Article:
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Chipotles, morita variety
A chipotle (// chiPOtlay; Spanish: [tʃiˈpotle]), or chilpotle, which comes from the Nahuatl word chilpoctli meaning "smoked chili" is a smoke-dried jalapeño. It is a chili used primarily in Mexican and Mexican-inspired cuisines, such as Mexican-American and Tex-Mex.
Varieties of jalapeño vary in size and heat. In Mexico, the jalapeño is also known as the cuaresmeño and gordo. Until recently, chipotles were largely found in the markets of central and southern Mexico. As Mexican food became more popular abroad, especially in the upper nations of North America, jalapeño production and processing began to expand into northern Mexico to serve the southwestern United States, and eventually processing occurred in the United States and other places such as China.
Typically, a grower passes through a jalapeño field many times, picking the unripe, green jalapeños for market. At the end of the growing season, jalapeños naturally ripen and turn bright red. In Mexico and the United States, there is a market for ripe red jalapeños. They are kept on the bush as long as possible. When they are deep red and have lost much of their moisture, they are picked to be made into chipotles.
The red jalapeños are moved to a closed smoking chamber and spread on metal grills. Wood is put in a firebox, and the smoke enters the sealed chamber. Every few hours the jalapeños are stirred to mix in the smoke. They're smoked for several days, until most of the moisture is removed. In the end, the chipotles have dried up in a manner akin to prunes or raisins. The underlying heat of the jalapeños combines with the taste of smoke. Typically, ten pounds of jalapeños make one pound of chipotle.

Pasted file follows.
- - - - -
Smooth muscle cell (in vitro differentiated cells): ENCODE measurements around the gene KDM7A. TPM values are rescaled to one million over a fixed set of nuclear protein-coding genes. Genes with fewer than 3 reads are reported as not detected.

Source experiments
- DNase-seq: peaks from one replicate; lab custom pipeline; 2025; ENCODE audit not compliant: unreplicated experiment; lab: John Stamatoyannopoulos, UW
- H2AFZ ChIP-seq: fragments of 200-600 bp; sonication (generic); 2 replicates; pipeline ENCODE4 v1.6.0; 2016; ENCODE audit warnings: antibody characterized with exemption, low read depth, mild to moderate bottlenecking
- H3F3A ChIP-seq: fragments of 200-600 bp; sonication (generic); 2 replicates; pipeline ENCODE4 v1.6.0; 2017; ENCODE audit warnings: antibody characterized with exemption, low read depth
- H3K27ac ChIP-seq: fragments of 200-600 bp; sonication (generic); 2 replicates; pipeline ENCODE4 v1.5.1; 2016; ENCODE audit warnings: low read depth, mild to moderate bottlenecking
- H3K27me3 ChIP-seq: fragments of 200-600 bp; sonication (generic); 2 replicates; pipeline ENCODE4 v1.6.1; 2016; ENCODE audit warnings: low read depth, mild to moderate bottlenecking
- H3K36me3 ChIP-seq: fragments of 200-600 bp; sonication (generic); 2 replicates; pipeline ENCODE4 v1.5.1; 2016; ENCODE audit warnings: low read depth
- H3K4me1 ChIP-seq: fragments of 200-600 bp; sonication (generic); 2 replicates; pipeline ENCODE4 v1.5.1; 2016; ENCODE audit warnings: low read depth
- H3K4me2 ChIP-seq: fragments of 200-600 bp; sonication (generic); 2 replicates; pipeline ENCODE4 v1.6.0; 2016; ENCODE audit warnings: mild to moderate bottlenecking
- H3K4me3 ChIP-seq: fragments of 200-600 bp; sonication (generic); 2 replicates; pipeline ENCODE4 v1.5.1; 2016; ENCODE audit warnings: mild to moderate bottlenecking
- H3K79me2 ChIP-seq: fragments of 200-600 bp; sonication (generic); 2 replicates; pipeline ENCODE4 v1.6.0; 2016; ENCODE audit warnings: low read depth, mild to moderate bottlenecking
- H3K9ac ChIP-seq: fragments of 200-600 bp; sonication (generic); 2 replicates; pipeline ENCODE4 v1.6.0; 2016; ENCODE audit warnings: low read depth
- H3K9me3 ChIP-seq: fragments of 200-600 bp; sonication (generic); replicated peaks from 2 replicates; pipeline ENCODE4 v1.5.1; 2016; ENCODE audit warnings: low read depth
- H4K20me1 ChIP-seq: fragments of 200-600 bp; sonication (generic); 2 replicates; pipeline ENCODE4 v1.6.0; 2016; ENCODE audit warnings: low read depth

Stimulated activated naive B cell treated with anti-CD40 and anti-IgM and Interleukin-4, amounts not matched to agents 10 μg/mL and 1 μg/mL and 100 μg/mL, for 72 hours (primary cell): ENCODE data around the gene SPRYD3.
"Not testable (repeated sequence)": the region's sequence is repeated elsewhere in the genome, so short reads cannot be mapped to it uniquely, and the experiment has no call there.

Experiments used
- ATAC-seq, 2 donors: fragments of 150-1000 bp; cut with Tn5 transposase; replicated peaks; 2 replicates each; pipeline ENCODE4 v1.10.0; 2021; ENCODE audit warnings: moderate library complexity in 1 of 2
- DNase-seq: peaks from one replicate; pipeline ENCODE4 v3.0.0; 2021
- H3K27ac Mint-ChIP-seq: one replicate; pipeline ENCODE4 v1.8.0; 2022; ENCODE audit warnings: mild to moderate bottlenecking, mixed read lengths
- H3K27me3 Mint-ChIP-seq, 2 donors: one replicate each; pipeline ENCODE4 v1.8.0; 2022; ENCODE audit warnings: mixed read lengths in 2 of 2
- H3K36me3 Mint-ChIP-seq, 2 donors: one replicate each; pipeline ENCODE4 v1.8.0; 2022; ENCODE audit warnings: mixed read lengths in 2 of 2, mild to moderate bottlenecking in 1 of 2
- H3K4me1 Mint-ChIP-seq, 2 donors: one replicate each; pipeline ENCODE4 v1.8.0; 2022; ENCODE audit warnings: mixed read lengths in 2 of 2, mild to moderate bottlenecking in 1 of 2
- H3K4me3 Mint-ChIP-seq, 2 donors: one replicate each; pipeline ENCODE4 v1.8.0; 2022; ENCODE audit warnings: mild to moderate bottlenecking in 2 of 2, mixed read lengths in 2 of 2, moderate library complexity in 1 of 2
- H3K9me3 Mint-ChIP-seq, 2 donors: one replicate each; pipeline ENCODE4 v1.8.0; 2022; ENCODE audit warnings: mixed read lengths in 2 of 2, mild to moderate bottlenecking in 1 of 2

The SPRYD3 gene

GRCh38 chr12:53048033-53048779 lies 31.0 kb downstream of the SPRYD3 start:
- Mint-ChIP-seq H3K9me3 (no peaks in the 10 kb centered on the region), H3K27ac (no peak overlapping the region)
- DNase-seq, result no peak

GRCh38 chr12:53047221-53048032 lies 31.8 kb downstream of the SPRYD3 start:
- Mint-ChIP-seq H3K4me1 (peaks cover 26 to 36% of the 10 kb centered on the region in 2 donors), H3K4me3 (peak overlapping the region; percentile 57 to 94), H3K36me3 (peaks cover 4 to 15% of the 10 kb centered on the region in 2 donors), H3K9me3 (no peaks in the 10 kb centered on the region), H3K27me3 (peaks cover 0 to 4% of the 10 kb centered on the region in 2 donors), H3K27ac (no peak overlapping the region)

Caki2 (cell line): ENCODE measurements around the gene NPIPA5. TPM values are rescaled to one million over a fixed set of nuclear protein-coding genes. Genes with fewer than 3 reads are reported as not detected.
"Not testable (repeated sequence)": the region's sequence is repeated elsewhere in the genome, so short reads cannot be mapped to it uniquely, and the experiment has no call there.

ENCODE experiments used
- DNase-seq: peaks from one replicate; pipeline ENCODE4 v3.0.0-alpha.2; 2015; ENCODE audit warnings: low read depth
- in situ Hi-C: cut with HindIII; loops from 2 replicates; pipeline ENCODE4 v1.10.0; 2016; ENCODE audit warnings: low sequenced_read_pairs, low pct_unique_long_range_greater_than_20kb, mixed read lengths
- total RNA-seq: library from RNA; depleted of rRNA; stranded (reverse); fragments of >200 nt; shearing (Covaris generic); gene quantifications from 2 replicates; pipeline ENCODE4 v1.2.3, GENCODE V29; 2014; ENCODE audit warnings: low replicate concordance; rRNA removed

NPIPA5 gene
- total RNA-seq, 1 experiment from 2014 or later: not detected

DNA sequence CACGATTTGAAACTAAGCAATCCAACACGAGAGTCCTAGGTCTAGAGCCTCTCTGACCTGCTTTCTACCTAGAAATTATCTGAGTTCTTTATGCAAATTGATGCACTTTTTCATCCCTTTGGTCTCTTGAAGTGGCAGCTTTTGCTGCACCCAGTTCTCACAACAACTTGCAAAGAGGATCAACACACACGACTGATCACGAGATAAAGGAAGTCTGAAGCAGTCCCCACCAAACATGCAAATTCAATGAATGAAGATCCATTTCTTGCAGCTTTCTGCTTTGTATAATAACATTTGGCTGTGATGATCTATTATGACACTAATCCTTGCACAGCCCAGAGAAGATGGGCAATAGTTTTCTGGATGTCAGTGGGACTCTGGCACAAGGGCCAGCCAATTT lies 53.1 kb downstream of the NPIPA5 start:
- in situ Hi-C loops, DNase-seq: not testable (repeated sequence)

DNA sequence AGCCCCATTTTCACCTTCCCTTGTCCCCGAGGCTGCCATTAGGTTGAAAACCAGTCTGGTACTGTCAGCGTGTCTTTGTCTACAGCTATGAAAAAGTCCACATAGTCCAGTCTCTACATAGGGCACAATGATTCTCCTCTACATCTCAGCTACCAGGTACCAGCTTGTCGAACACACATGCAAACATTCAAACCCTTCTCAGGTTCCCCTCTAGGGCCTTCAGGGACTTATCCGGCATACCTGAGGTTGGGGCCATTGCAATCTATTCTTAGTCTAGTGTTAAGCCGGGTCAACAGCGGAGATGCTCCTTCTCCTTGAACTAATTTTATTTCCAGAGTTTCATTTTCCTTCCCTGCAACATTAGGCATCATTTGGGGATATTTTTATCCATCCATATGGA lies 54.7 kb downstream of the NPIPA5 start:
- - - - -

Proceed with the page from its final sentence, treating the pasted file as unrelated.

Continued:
In recent years, growers have begun using large gas dryers.
Most chipotle chilis are produced in the northern Mexican state of Chihuahua. This variety of chipotle is known as a morita (Spanish for small mulberry). In central and southern Mexico, chipotle chilis are known as chile meco, chile ahumado, or típico. Whereas moritas from Chihuahua are purple in color, chile meco is tan/grey in color and has the general appearance of a cigar butt. Most chipotle chilis found in the United States are of the morita variety. Almost all of the chipotle meco is consumed in Mexico.
Chipotles are purchased in forms, including chipotle powder, chipotle pods, chipotles en adobo in a can, concentrated chipotle base and wet chipotle meat marinade.
Other varieties of chilis are smoke-dried, including red jalapeños, serranos, habaneros, New Mexico chilis, Hungarian wax peppers, Santa Fe Grande chilis, and a milder jalapeño called the TAM (a cultivar named for Texas A&M University). Lesser-known varieties of smoked chilis include cobán, a piquín chile native to southern Mexico and Guatemala; pasilla de Oaxaca, a variety of pasilla from Oaxaca used in mole negro; jalapeño chico, jalapeños, smoked while still green; and capones ("castrated ones"), a rare smoked red jalapeño without seeds.
Chipotles, often a key ingredient, impart a relatively mild but earthy spiciness to many dishes in Mexican cuisine. The chilis are used to make various salsas. Chipotle can be ground and combined with other spices to make a meat marinade, adobo.
Chipotles have heat and a distinctive smoky flavor. The flesh is thick, so the chiles are usually used in a slow-cooked dish rather than raw. Whole chipotles are added to soups, stews or in the braising liquid for meats. They can also accompany beans or lentils.
- "Habrá producción récord de chile chipotle", ahoramismo, Chihuahua, Mexico, October 4, 2009.
- Bayless, Rick; Deann Groen Bayless (1987). Authentic Mexican: Regional Cooking from the Heart of Mexico. New York: William Morrow and Company, Inc. pp. 332–334. ISBN 0-688-04394-1.
- Dewitt, Dave; Chuck Evans (1997). The Pepper Pantry: Chipotles. Celestial Arts. p. 96. ISBN 0-89087-828-5.